Therapy’s for weaklings.
Veteran Monkeytraps readers
may remember that several years ago
my inner monkey Bert
went into therapy,
a process I described here
in a cartoon series.
I have resurrected that series,
and am reposting all the original
cartoons in a new blog
(Yes, Bert has waived confidentiality.)
New readers wondering
who the hell Bert is
on the page titled Start Here.
If you’d like to receive each new post
as it appears, you can subscribe
to Bert’s Therapy
at the bottom of the page.
Some obviously bright people are actually more clever than intelligent — better at defending and justifying themselves than opening up to really learn anything. Doing therapy with such people comes to feel, over time, like chewing bubble gum: lots of activity, no discernable progress.
Maybe, instead of feeling embarrassed by the truth, we should feel embarrassed by our need to hide it.
Any safety or comfort you purchase by hiding your real self is neither truly safe nor entirely comfortable.
If we’re in a dysfunctional relationship I have many ways to control you. There’s nagging, criticism and open conflict, obviously. But there’s also the sigh, the smirk, the long silence, the sulk, the raised eyebrow, the sarcastic aside, the body language that shouts Stay Away. These are powerful weapons, ways to punish you for doing or saying stuff I dislike and coerce you into falsifying yourself. It’s a kind of domestic terrorism.
The control addict’s anxiety is relieved by obtaining more control as much as the alcoholic’s thirst is quenched by drinking more alcohol.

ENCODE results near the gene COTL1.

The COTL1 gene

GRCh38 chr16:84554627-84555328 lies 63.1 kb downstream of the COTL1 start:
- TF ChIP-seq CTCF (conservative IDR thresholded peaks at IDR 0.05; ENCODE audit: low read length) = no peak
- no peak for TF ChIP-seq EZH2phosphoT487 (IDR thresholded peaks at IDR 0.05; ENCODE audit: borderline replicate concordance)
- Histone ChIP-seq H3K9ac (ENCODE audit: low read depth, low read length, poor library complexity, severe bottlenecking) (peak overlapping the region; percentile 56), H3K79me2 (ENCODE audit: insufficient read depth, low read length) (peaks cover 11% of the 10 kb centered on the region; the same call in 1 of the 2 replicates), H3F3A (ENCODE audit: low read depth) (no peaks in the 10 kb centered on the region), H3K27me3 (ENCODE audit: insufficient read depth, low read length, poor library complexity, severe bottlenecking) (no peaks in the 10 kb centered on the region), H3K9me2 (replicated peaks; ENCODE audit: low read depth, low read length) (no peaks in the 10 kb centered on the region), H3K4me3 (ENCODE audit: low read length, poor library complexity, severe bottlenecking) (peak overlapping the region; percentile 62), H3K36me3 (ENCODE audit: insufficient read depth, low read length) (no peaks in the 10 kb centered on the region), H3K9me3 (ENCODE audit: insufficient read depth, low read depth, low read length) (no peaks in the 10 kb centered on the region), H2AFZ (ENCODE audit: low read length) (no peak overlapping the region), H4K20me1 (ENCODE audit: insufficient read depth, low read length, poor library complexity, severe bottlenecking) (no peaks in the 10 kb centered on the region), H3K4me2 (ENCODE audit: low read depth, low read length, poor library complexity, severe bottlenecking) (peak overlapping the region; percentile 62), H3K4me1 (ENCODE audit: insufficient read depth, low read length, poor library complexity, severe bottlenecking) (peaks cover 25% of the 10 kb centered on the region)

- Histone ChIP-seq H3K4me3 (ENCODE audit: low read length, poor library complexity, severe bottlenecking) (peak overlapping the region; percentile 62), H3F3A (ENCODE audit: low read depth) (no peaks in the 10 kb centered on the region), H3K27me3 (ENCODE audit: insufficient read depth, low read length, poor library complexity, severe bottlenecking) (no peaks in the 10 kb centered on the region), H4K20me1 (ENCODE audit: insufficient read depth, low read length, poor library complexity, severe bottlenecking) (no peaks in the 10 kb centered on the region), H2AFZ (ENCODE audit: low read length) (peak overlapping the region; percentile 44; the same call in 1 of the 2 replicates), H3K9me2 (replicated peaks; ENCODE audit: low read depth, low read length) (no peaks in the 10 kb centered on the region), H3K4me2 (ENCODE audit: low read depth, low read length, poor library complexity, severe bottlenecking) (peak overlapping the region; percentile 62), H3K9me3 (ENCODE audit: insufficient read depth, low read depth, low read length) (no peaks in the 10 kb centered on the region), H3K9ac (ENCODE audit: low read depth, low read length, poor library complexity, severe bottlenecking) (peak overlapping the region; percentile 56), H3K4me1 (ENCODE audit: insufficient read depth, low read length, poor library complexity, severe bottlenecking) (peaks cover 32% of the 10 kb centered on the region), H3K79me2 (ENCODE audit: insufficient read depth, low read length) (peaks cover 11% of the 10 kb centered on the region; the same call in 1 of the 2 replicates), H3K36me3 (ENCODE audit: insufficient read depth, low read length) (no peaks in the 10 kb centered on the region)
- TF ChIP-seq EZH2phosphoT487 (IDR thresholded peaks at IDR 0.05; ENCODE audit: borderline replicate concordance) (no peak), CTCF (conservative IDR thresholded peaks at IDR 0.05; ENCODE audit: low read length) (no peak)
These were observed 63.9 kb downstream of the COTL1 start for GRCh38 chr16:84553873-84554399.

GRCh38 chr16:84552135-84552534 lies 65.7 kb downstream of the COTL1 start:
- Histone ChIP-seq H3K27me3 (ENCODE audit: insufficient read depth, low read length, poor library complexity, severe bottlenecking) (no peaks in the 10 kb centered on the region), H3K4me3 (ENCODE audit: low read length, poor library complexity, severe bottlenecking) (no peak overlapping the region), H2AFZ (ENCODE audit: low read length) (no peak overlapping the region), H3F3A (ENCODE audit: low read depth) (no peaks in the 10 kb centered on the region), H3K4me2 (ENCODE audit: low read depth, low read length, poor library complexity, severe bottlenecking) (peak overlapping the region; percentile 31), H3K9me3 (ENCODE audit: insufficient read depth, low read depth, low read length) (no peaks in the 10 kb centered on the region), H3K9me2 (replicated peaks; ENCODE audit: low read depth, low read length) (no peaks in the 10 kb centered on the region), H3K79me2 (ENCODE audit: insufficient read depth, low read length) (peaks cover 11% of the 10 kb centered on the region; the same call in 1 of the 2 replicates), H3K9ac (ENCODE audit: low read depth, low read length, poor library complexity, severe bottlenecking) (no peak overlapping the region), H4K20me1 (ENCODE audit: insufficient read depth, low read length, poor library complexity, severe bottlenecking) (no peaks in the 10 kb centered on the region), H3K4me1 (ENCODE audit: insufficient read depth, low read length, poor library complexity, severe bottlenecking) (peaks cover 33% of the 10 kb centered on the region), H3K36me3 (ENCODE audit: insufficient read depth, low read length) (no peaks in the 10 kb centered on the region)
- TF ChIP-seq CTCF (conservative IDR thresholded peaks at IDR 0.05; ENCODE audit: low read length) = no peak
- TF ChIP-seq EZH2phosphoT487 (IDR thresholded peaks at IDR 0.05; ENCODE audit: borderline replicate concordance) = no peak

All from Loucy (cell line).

Lie. Or at least withhold the truth. Disguise your thoughts. Hide your feelings. Never say No. Read people carefully, anticipate their reactions, then give them only what they want or can tolerate. Stay in hiding. Do this until it becomes a habit, your automatic and unconscious default position. Until no one, even those of us who want to, can spot the real you. Then sit back and bask in useless safety.
The Third Law of Control is Behind all controlling is the wish to control feelings. We assume more control will make us feel better, and that enough control means happiness. Neither assumption is true. Reality resists all attempts to control it, and reality always wins in the end. So fighting reality is tactically unwise. But most of us take a lifetime to discover that, and some of us never do.
Unsolicited advice isn’t helpful, it’s disrespectful. Constant criticism isn’t teaching, it’s disempowering. Gratuitous commentary on another’s problems isn’t friendly, it’s annoying.
I mean, who asked you?
Caretaking isn’t nurturance, it’s manipulation. Enabling isn’t support, it’s exacerbation. People-pleasing isn’t “nice,” it’s frightened. Codependency isn’t love, it’s addiction.
Healthy control is functional because it helps us get our needs met. Unhealthy control — dyscontrol – is dysfunctional because it makes getting our needs met impossible. The big challenge facing recovering control addicts is learning to tell one from the other.
The Second Law of Control is Our addiction to control causes most (maybe all) of our emotional problems. Anxiety, depression, addictions, bad relationships, broken communication — all deeply rooted in attempts to control what either can’t or shouldn’t be controlled.
Addiction is an attempt to control feelings, to change them or make them go away. So the wish for control is the mother of all addictions. And every addiction is an addiction to control.
Everybody’s addicted to something. Tell me you’re not and I’ll just assume you’re lying to yourself about it.
The First Law of Control is We are all addicted to controlling. We control constantly, compulsively, unconsciously, and even when doing it hurts us or people we care about. Which is exactly what it means to be addicted to anything.